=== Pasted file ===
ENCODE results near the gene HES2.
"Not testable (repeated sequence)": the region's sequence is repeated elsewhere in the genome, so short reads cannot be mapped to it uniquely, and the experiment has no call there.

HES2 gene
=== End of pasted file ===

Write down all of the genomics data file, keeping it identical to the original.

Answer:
ENCODE results near the gene HES2.
"Not testable (repeated sequence)": the region's sequence is repeated elsewhere in the genome, so short reads cannot be mapped to it uniquely, and the experiment has no call there.

HES2 gene